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Call to actions that speak louder


Call to Action took over downtown Milwaukee on Halloween weekend. In case you’re from very far away -- such as Outer Mongolia or the diocese of Lincoln, Neb. -- CTA describes itself as “a national church renewal and social justice organization of over 19,000 laity, religious, priests and bishops who believe that we, all of us, are the church.”

But the Catholic church, whose wings stretch from Jesus to John Paul II to ourselves, has never been neat. Compared with 400 years of buttoned-down belief after Trent, this group has panache, always a papal nightmare. Every expert in America should be watching CTA closely because it’s a rare fragment of the human condition poised either for oblivion or some miraculous breakthrough.

I arrived late for a talk by the eloquent Anthony Padovano, president of CORPUS, the national association for a married priesthood, and sat at the back. What struck me was all the white hair and all the bald heads. Hard to believe this group is threatening holy mother church.

Yet at their annual conference one could see these 3,500 CTA souls did not mean business as usual. The theme was “Created in God’s Image: Women and Men Seeking Equality.” A purple leaflet claims, for example, that 82 percent of all parish ministers are women but only 25 percent of top diocesan positions are held by women; that 57,000 parishes worldwide are without a resident priest; that in the United States approximately 81 percent of administrators of priestless parishes are women. And more of the same, more than enough to rock the boat.

The CTA speakers roster glittered with luminaries. Elisabeth Schüssler Fiorenza gave a keynote address on equality (see story, Call to Action celebrates equality sought and earned). Everyone said she was great. Another keynoter was Riane Eisler, author of The Chalice and the Blade: Our History, Our Future. She gave a challenging talk. The dominator model that got us where we are, “ranking one half of humanity over the other, with disastrous results,” must be replaced by a partnership way of living, Eisler said.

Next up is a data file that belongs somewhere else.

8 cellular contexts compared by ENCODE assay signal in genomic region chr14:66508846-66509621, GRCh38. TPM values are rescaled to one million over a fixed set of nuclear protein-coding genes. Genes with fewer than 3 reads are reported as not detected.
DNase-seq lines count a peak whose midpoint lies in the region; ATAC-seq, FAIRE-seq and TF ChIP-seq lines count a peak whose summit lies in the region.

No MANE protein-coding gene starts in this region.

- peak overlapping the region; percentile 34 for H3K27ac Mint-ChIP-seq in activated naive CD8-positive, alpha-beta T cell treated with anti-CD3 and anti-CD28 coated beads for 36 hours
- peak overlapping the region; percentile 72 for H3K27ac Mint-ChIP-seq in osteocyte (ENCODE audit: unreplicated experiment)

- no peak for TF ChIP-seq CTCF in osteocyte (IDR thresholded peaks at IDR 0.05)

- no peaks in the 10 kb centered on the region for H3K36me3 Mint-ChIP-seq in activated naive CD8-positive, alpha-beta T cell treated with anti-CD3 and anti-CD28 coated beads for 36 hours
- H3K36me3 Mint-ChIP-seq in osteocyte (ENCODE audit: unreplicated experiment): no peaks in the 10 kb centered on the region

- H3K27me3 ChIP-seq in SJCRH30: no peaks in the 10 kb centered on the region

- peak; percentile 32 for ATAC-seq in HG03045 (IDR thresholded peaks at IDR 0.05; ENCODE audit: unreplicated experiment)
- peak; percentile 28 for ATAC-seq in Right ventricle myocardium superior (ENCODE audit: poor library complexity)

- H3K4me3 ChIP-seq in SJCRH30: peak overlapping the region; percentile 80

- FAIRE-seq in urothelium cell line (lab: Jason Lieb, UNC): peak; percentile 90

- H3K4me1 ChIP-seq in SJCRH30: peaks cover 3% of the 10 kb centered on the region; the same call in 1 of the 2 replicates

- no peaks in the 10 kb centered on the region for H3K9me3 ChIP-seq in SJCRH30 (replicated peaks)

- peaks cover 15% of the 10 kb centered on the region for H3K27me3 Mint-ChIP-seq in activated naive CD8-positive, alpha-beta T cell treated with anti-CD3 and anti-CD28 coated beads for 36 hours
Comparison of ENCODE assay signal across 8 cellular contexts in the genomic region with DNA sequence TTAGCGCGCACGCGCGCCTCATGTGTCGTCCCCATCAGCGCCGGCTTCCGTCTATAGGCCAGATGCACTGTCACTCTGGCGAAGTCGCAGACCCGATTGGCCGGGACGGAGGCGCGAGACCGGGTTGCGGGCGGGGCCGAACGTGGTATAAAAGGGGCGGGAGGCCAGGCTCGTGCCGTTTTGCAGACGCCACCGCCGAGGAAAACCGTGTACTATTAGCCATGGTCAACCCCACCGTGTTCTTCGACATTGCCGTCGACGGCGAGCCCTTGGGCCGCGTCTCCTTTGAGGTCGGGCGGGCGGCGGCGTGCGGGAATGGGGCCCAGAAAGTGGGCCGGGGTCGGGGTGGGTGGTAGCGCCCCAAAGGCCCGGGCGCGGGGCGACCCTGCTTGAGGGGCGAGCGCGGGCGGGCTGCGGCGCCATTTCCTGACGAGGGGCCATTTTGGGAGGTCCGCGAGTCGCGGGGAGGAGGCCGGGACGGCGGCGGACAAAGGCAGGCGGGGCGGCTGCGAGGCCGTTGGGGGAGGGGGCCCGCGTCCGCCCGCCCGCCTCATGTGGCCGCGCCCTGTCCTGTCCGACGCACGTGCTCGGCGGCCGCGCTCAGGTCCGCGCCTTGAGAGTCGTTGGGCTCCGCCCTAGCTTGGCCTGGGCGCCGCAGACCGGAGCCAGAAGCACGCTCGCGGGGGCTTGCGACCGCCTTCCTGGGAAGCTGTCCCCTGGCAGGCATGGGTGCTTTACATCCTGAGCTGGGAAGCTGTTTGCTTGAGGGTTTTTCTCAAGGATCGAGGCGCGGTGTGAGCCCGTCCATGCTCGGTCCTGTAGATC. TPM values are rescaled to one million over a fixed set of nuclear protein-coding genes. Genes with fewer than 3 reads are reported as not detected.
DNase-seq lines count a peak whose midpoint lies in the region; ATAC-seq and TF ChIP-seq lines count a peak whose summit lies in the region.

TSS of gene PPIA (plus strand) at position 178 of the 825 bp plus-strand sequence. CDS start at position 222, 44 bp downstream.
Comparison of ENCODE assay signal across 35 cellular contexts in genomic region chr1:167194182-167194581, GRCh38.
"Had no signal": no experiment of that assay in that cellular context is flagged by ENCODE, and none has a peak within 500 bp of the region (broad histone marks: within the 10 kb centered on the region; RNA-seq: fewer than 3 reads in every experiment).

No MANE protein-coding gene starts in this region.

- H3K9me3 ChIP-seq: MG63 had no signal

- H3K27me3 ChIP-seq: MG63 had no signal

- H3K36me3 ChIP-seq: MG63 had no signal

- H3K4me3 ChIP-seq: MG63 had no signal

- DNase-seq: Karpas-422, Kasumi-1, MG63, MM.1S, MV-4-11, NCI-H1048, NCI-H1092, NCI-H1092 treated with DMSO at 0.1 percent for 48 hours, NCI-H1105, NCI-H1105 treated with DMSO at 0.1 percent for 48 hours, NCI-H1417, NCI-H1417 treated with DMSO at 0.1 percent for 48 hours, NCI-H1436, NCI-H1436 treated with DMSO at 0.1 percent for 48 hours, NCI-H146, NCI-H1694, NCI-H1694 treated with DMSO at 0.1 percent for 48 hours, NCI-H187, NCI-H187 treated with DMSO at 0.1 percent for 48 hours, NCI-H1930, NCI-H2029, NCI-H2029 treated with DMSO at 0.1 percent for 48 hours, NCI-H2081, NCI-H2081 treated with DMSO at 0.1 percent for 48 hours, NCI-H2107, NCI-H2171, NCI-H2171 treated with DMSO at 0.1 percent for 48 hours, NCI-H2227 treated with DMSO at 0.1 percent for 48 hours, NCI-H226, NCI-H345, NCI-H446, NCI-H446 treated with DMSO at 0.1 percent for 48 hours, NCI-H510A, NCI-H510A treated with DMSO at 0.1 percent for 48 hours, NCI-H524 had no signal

This is not a search for matriarchy, she pointed out. Sturdy women such as Margaret Thatcher and Jeane Kirkpatrick, she who blamed the four El Salvador women martyrs for their own deaths, flashed through at least one mind.

“Women need the involvement of men,” Eisler went on. It was a timely reminder. Women are overwhelmingly the religious half of humanity. In most countries and cultures, it is women who “practice” Catholicism -- go to church and support it. They just don’t get to make the big decisions.

However, the supply of willing men is drying up, even for leadership roles. What kind of church, then, can the women hope to find when they emerge in the light at the end of their tunnel? Will theirs, when they get it, be a priesthood worth fighting for? It’s ironic that women want priesthood so badly at a time when men have largely lost interest in it.

The magisterium and everyone have been telling us, especially since Vatican II, that the Eucharist is the heart of our particular religion. The Eucharist in turn is dependent on priesthood. However, the same leadership that preaches that Eucharist is primary fails to find enough priests to provide it.

Women, thwarted in their effort to fill this need, began some years ago to celebrate eucharistic liturgies. Thousands of them meet in groups nationwide, as NCR has frequently reported, not to pretend Mass but to find a fulfilling substitute while they wait for a new pope or a new wind to be blown by the Spirit.

Now, however, many women no longer find this enough. A substitute is by definition temporary, and time is running out. They have gone through the non-Mass eucharistic liturgy phase and are looking for something else on the other side, according to this view.

What is vital to remember -- lest anyone at the Vatican ever read this, or lest it come ashore in a bottle in a thousand years -- is that these are, in ordinary English, good people. They are not troublemakers. Nor flakes. For two days in Milwaukee we all had a blast. NCR set eyes on very few of the luminaries, but that left approximately 3,450 men and women who are salt of the earth. They are not radicals. Radicals would long since have gone elsewhere.

The conversations went around in circles. As its name implies, however, Call to Action won’t be satisfied to go on talking forever. It says up front that “we are the church.” But does that leave the pope out if he fails to come along? The circles we went around in were not new ones, but they rippled wider. Eisler said her search for the partnership way took off when she left linear logic behind and embraced chaos theory, which suggests that a small change in a small system can result in massive and unpredictable changes elsewhere. That could take Catholics on a wild ride.

The circle invariably returned to one fundamental question: What, then, is a Catholic?

Even if we’ve been at it forever, this is a great project for the millennium: After 2,000 years to strip away the debris of all the old arguments and find a new definition or description or, if it’s all we can do, a new metaphor for what is a Catholic. All sides should be in on the debate, including Human Life International, whose book Call to Action or Call to Apostasy? was making the rounds in Milwaukee. (Sometimes one wonders why this pope is not dismayed by the sheer lack of kindness, the sheer contentiousness so often found on the right.)

We might, indeed, burn each other at the stake in our frantic search for truth, as we have done before. Or we might, if we gave goodwill a chance, make breakthroughs, learn things, become good Catholics even as we find out what “good Catholic” means.

Michael Farrell is editor of NCR.

National Catholic Reporter, November 13, 1998